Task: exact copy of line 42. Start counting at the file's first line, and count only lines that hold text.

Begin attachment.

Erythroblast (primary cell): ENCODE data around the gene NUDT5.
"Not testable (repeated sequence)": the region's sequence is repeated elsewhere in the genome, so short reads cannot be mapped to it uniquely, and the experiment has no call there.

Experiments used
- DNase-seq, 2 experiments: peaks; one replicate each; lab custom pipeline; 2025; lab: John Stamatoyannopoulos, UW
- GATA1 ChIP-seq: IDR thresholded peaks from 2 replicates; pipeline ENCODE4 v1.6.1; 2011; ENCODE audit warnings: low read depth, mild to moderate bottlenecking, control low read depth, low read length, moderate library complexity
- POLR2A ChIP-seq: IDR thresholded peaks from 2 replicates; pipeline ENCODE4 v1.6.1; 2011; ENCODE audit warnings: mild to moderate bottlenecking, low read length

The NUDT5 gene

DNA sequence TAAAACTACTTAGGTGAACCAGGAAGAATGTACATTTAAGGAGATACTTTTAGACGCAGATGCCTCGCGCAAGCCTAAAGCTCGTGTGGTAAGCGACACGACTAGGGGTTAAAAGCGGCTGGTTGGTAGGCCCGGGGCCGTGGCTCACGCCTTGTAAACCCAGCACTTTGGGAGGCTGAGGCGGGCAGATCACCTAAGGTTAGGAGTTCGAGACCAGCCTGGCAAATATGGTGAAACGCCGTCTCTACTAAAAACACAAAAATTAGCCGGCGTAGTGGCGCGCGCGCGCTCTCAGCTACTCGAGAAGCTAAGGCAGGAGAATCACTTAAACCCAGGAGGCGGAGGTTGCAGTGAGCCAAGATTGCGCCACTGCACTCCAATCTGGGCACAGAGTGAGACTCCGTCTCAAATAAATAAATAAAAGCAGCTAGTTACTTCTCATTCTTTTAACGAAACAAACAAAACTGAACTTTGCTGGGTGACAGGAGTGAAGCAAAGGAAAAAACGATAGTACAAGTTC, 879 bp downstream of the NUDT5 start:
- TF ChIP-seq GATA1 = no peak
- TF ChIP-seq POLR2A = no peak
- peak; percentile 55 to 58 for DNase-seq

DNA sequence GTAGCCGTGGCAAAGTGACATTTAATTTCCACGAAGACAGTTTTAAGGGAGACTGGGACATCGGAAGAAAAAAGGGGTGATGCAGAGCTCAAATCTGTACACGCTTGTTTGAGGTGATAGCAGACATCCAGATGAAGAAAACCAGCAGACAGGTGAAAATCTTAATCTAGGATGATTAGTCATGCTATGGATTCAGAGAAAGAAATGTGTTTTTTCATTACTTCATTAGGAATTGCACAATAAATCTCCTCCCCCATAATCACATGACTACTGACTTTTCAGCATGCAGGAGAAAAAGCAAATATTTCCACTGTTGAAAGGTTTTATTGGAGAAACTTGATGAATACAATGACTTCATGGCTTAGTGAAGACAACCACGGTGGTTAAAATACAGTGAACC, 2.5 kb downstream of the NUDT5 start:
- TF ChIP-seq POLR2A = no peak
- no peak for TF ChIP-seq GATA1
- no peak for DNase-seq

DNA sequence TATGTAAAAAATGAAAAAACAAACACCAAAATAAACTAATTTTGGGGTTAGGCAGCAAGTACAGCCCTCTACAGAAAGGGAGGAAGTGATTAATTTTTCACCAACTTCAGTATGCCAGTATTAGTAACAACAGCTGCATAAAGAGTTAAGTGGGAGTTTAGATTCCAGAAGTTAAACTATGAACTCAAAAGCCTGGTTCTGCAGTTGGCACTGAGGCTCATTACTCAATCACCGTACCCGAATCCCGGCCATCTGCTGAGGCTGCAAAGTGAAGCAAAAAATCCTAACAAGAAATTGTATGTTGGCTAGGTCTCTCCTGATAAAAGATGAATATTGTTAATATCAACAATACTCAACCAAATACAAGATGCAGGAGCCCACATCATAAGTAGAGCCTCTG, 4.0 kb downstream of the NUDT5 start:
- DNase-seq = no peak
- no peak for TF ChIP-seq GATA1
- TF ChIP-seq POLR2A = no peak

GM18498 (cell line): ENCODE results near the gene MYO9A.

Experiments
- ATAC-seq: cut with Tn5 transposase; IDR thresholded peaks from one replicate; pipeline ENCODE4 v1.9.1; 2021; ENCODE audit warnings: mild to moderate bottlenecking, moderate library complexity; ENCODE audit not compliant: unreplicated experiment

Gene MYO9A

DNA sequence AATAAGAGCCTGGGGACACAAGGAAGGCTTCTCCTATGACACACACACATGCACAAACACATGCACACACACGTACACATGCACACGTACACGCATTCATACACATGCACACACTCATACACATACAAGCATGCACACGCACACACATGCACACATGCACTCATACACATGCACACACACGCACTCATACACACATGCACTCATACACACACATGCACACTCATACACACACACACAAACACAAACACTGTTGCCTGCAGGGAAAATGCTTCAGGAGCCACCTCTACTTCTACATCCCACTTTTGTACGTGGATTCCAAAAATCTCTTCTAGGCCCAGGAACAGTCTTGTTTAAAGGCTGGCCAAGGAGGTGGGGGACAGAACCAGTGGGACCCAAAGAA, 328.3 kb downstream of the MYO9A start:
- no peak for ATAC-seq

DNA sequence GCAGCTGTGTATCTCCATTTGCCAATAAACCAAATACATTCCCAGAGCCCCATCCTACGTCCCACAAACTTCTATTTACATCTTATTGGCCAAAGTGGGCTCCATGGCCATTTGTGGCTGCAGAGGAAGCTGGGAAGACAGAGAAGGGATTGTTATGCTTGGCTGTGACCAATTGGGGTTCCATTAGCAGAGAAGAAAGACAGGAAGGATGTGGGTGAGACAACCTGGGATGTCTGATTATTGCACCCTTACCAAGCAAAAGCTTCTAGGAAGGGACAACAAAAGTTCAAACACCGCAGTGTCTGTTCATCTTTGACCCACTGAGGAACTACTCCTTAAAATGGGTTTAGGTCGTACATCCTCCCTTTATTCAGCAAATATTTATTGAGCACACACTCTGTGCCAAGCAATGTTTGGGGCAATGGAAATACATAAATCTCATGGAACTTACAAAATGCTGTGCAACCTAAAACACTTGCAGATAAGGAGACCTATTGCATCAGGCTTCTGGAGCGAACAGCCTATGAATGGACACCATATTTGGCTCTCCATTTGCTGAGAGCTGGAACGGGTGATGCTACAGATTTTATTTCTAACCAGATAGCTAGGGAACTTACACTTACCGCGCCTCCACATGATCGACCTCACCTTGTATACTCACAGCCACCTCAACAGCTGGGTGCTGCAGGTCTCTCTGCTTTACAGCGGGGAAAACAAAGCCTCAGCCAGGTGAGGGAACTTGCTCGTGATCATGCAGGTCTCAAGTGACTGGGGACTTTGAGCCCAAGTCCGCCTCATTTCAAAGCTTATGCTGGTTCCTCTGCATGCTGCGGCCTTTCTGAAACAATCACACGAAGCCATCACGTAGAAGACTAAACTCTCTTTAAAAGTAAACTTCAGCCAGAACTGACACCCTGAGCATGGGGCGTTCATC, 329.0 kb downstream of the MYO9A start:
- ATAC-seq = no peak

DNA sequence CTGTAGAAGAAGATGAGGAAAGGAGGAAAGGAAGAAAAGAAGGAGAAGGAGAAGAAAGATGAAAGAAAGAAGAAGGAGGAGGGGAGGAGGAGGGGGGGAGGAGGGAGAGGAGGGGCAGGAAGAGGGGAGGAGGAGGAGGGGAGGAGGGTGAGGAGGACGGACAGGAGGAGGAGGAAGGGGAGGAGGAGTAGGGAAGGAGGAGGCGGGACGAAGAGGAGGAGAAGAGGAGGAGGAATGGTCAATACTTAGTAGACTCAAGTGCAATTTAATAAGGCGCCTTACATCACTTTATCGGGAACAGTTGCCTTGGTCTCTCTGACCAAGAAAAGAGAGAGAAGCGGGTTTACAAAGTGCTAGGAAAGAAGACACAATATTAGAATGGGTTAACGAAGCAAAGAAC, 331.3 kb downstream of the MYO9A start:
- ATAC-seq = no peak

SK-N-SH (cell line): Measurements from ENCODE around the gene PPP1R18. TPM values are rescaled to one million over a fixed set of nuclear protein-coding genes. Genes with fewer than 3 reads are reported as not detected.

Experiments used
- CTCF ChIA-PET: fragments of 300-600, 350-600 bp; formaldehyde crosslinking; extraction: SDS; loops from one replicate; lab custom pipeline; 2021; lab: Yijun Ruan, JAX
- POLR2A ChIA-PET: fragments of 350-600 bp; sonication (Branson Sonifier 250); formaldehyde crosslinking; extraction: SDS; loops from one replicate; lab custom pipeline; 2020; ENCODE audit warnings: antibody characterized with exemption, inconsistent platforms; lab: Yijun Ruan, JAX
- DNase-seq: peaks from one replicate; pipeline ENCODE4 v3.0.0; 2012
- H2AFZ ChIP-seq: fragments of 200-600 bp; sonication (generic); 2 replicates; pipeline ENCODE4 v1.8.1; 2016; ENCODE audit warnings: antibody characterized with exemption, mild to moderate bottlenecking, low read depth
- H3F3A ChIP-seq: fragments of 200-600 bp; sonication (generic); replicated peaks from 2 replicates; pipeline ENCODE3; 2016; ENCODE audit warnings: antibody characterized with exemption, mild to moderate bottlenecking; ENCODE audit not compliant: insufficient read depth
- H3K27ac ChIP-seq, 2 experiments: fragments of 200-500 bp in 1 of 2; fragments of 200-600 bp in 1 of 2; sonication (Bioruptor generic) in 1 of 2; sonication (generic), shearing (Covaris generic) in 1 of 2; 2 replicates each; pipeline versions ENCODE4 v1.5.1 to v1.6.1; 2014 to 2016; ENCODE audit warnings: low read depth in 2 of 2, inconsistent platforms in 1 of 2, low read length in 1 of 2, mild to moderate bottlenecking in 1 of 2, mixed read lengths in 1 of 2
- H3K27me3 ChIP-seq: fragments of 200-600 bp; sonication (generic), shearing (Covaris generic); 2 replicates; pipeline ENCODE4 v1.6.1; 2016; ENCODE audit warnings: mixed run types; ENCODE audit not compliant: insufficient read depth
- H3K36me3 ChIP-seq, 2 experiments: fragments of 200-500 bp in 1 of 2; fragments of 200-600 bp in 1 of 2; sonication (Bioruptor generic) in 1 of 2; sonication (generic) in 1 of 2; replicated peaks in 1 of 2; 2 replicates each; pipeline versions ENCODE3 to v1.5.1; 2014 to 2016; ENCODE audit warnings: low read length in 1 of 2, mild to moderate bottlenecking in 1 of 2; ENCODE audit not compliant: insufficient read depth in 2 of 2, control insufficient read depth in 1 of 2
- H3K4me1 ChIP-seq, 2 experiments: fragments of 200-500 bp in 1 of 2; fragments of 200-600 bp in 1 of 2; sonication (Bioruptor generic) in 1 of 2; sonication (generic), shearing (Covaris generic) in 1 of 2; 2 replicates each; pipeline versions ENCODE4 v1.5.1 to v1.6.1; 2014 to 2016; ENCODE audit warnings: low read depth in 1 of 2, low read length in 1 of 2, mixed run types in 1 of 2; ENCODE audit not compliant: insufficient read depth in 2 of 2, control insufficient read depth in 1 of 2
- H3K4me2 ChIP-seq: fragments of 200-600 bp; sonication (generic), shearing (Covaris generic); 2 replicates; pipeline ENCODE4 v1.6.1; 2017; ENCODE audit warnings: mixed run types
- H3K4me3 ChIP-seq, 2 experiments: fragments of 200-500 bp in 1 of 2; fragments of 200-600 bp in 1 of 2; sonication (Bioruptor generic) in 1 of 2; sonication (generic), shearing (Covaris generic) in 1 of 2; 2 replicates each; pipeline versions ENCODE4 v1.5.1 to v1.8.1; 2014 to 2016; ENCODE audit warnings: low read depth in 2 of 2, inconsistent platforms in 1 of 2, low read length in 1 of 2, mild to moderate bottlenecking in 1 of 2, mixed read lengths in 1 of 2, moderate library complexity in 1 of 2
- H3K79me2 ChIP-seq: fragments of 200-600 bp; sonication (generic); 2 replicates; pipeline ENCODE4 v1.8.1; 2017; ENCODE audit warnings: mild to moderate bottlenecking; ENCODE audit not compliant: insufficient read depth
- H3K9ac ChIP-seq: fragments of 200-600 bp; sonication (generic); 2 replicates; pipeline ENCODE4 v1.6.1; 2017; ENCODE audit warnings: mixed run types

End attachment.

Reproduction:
- H3K4me3 ChIP-seq, 2 experiments: fragments of 200-500 bp in 1 of 2; fragments of 200-600 bp in 1 of 2; sonication (Bioruptor generic) in 1 of 2; sonication (generic), shearing (Covaris generic) in 1 of 2; 2 replicates each; pipeline versions ENCODE4 v1.5.1 to v1.8.1; 2014 to 2016; ENCODE audit warnings: low read depth in 2 of 2, inconsistent platforms in 1 of 2, low read length in 1 of 2, mild to moderate bottlenecking in 1 of 2, mixed read lengths in 1 of 2, moderate library complexity in 1 of 2